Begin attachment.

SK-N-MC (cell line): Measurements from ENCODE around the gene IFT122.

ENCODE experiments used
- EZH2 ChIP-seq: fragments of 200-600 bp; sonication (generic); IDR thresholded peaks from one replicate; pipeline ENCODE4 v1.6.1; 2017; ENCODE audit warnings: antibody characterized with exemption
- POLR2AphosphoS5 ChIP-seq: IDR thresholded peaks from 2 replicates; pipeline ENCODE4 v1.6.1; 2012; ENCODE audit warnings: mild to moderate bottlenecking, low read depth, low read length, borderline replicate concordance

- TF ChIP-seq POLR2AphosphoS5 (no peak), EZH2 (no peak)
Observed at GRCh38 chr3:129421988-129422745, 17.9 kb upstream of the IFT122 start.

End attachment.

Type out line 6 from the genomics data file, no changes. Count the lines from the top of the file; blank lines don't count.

Observed at GRCh38 chr3:129421988-129422745, 17.9 kb upstream of the IFT122 start.